They ask Him what authority He has to ‘do these things’ (verse 2). MacArthur explains what these words refer to:

What has caused them to ask this question is the cleansing of the temple.  That’s “these things.”  How dare you take over this place?  “These things” meaning the triumphal entry, the claim that you are willing to accept as the Messiah.  You come in, You clean the place out, and then You take it over.  By what authority?

Jesus responds with a question (verses 3 and 4), the classic way of teaching and used in good rabbinical dialogue. In this instance:

Jesus is not evading the answer, He’s unmasking their hypocrisy. 

He had backed them into a corner and they had to consider their answer about John the Baptist’s ministry (verses 5 and 6). They themselves never went to be baptised. They considered themselves above baptism, which traditionally was given to Gentiles converting to the Jewish faith. These men had their earthly power and authority already. They did not consider they had any reason for personal repentance of sin.

They also could not criticise John the Baptist because the people rightly considered him as a prophet. Indeed, he was the first prophet they had had in four centuries. Although he appears only in the Gospels, he is the one who bridges the Old and New Testaments. The people grasped his message; the hierarchy did not. Yet, because of his popularity, these men dared not say he preached from earthly authority for fear of a backlash from the crowd.

Therefore, the chief priests, scribes and elders responded that they did not know the source of John the Baptist’s authority (verse 7). They took a safe — and stubborn — option when they actually knew that it was divinely inspired. They just denied it. It was too threatening to their privilege. The Gospels, especially John’s, record many similar confrontations.

So Jesus ends this encounter by saying that He will not state anymore by whose authority He does ‘these things’ (verse 8).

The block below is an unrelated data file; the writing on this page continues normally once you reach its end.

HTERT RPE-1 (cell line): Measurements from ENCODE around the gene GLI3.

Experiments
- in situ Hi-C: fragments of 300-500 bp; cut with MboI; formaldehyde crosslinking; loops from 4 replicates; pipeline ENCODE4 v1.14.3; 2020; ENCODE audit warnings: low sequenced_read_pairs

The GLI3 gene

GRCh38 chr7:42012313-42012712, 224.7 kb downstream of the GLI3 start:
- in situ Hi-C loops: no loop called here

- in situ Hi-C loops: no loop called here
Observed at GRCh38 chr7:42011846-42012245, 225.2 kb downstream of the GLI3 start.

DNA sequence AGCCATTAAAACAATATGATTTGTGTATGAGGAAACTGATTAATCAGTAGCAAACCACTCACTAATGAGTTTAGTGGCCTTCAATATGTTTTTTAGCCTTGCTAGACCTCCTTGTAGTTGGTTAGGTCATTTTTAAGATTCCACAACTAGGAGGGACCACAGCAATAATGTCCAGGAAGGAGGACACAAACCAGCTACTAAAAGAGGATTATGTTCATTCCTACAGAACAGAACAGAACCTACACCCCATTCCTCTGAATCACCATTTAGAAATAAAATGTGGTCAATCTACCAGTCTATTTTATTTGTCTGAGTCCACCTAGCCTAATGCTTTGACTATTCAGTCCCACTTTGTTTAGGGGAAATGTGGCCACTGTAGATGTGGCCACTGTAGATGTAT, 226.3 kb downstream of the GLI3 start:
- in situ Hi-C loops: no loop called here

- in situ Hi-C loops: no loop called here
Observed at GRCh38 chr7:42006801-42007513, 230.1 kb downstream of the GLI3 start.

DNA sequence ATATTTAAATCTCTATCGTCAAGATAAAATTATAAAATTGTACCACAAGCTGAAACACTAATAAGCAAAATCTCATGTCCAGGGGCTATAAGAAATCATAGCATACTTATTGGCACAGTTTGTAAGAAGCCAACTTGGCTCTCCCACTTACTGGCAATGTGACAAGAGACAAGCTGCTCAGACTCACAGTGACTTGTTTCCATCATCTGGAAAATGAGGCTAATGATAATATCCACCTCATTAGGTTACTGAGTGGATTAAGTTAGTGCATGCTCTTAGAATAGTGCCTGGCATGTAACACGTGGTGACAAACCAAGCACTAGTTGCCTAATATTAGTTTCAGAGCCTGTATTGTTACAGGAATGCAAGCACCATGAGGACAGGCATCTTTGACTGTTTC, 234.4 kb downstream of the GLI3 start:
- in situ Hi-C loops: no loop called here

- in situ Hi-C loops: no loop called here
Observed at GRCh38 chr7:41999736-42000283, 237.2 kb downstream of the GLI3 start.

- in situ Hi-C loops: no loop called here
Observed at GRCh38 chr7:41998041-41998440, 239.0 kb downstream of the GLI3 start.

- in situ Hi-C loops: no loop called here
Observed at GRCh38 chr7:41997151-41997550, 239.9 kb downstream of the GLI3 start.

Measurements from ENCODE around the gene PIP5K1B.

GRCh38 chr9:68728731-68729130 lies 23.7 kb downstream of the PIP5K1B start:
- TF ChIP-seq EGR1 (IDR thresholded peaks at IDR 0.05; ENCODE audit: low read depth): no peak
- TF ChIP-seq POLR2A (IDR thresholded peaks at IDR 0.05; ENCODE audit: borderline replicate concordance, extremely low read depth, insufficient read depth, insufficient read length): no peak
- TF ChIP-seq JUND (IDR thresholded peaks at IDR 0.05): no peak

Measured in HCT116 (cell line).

Henry concludes (emphases mine):

(3.) It is not strange if those that are governed by reputation and secular interest imprison the plainest truths, and smother and stifle the strongest convictions, as these priests and scribes did, who, to save their credit, would not own that John’s baptism was from heaven, and had no other reason why they did not say it was of men but because they feared the people. What good can be expected from men of such a spirit? (4.) Those that bury the knowledge they have are justly denied further knowledge. It was just with Christ to refuse to give an account of his authority to them that knew the baptism of John to be from heaven and would not believe in him, nor own their knowledge, Luke 20:7,8.

MacArthur says:

The confrontation led to the counter-question, and finally the condemnation.  This is one of those really sad, sad statements.  “Jesus said to them, ‘Neither will I tell you by what authority I do these things.’ ”  That is just tragic.  Jesus is saying essentially, “Based on what you’ve done with the information you have, I’m not giving you any more.  It’s over.” 

They rejected all the light willfully, no reason to give them more.  This is judgment on the religious leadership of Israel, judgment.

He explains that this also happened in the Old Testament:

There comes a time when God says, “I have no more to say to you.”  Isaiah reiterates it, Isaiah 63:10, “They rebelled, they grieved His Holy Spirit: therefore He turned Himself to become their enemy.  He fought against them.”  Jeremiah chapter 11, very similar, a couple of verses, verse 7 and 11, “For I solemnly warned your fathers in the day that I brought them up from the land of Egypt, even to this day, warning persistently saying, ‘Listen to My voice.’ ”  They didn’t.  Verse 11, “Therefore, thus says the Lord, ‘I’m bringing disaster on them which they will not be able to escape; and though they will cry to Me, yet I will not listen to them.’ ” 

I pray that none of us ever rejects our Lord, causing God to leave us to our own devices — ultimately, eternal condemnation.

Next time: Luke 20:20-26